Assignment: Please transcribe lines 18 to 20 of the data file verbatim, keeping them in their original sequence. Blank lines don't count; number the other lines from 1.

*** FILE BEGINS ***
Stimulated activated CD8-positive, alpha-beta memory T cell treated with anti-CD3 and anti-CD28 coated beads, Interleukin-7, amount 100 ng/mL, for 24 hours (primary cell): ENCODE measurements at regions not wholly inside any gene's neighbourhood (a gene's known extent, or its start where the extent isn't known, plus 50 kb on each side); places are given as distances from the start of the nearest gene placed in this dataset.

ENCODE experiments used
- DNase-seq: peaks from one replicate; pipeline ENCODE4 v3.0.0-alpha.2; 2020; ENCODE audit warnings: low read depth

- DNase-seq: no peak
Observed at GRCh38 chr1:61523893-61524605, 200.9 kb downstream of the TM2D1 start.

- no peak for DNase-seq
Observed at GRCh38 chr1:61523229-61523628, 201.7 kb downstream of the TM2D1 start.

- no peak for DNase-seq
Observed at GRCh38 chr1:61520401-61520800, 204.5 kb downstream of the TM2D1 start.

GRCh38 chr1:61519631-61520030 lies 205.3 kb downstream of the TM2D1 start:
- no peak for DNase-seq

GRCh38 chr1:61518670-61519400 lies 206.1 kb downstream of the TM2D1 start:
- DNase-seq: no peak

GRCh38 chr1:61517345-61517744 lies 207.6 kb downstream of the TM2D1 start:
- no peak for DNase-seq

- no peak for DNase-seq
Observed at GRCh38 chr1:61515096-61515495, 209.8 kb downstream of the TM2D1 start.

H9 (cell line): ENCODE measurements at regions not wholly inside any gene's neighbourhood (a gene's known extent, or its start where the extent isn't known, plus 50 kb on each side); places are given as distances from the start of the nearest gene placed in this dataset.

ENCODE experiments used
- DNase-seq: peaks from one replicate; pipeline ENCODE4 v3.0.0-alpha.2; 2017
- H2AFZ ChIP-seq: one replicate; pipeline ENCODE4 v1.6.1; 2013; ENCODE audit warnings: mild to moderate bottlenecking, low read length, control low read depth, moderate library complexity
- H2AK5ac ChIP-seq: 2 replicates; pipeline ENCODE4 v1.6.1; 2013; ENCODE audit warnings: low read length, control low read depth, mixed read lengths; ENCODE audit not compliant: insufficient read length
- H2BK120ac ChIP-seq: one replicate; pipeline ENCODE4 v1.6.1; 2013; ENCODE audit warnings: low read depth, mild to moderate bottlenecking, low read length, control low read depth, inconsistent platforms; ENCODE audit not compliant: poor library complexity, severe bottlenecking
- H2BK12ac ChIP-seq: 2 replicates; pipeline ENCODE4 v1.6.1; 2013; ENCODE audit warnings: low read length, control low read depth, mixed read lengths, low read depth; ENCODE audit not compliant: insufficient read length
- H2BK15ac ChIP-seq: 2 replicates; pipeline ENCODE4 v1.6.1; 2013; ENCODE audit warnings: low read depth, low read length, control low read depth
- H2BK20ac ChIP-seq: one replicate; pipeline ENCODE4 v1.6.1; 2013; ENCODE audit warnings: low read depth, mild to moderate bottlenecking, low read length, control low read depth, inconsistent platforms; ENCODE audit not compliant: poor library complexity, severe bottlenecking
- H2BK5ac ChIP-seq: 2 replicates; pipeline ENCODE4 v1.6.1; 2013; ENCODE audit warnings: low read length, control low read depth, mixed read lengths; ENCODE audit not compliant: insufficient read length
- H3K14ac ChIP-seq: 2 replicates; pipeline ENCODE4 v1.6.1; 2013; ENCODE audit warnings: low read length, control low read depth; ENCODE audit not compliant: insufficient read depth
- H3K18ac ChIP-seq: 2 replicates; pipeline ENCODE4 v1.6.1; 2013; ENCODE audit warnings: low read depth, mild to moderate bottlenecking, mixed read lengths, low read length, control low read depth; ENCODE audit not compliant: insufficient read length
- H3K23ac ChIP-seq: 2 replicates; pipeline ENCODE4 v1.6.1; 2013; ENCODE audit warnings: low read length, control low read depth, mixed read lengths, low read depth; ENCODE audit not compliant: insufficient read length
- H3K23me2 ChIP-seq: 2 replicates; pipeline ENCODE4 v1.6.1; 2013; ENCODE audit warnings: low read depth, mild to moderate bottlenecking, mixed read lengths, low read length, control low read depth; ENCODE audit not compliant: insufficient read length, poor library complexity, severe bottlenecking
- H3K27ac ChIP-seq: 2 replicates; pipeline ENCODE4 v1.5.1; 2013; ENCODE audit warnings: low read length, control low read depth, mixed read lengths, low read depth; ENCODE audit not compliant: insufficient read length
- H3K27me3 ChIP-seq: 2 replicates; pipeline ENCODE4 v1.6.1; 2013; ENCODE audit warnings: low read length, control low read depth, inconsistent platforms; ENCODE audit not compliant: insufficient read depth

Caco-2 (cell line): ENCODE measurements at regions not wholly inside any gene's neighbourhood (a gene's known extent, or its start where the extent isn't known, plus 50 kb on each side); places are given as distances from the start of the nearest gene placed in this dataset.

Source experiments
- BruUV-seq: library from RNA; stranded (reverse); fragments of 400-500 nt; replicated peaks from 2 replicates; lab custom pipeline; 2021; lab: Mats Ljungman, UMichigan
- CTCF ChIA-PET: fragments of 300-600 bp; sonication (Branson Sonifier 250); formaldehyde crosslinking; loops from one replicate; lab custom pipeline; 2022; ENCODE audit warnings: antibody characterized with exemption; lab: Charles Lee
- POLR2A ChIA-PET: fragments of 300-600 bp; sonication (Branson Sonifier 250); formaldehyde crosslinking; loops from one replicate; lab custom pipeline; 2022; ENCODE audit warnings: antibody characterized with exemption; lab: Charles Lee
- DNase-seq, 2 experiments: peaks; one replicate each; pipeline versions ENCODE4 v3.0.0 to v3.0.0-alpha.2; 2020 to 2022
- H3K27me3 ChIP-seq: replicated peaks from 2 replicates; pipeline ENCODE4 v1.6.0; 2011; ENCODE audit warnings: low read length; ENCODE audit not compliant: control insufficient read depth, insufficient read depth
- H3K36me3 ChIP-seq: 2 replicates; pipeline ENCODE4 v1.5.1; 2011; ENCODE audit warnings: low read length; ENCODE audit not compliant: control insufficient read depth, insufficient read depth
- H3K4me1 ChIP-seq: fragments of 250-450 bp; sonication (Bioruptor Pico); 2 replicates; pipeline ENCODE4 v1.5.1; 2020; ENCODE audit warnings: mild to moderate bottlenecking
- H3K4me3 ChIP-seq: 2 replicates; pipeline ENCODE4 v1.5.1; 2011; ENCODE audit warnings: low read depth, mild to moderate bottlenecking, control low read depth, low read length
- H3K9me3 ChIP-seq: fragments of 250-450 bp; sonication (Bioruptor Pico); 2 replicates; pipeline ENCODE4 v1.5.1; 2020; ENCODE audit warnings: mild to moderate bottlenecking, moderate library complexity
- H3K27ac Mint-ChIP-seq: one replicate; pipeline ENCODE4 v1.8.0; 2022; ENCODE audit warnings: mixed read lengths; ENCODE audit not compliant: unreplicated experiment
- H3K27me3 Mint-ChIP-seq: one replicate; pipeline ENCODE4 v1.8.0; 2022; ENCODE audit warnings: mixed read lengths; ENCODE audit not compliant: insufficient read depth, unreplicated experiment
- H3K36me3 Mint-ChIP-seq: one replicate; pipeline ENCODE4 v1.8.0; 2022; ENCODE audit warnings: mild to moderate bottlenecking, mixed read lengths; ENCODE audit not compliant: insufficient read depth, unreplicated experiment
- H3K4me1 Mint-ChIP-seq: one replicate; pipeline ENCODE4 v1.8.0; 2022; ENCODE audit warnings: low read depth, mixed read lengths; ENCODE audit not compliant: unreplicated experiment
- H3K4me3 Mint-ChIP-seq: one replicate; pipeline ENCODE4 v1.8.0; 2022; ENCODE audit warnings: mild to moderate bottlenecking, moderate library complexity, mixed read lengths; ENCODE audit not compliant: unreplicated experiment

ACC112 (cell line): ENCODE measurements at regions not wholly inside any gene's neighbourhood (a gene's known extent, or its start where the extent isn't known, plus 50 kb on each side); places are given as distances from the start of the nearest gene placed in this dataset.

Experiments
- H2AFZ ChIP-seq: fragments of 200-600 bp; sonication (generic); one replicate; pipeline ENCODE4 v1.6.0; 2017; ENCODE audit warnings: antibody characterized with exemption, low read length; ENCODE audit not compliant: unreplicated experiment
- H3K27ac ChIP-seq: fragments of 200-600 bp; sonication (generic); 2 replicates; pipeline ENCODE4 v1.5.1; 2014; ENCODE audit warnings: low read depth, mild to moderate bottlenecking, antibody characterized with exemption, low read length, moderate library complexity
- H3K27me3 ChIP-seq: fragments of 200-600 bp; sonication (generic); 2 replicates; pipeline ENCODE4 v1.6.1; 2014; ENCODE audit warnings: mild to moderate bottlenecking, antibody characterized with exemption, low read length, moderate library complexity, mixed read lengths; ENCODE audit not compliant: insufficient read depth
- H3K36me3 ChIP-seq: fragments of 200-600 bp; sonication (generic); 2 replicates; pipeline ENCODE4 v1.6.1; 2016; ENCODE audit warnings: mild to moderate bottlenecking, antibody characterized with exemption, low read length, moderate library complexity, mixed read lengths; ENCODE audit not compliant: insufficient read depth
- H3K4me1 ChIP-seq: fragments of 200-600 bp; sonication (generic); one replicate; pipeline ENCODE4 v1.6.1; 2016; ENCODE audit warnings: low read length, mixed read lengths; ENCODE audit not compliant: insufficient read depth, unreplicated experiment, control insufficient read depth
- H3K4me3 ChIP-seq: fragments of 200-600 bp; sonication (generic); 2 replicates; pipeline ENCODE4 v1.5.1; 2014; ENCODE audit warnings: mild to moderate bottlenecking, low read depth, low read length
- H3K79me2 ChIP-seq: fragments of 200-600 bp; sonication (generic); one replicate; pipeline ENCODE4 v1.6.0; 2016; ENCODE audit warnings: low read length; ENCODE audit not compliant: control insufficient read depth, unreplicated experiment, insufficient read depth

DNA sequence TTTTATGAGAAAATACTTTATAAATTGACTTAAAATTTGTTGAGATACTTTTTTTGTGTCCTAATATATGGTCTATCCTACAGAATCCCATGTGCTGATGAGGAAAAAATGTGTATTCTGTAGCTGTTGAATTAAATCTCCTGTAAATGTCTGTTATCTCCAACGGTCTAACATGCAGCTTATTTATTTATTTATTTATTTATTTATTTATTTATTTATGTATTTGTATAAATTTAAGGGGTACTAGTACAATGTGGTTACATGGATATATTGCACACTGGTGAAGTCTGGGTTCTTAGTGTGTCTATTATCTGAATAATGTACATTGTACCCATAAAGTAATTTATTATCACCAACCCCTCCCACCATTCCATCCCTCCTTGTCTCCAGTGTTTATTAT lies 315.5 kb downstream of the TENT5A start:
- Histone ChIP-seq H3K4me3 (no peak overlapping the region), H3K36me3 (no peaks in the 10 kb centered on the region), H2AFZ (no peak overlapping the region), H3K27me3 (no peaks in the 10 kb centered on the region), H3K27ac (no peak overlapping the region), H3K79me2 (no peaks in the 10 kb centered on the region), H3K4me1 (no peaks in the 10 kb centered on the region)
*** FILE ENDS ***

H9 (cell line): ENCODE measurements at regions not wholly inside any gene's neighbourhood (a gene's known extent, or its start where the extent isn't known, plus 50 kb on each side); places are given as distances from the start of the nearest gene placed in this dataset.

ENCODE experiments used
- DNase-seq: peaks from one replicate; pipeline ENCODE4 v3.0.0-alpha.2; 2017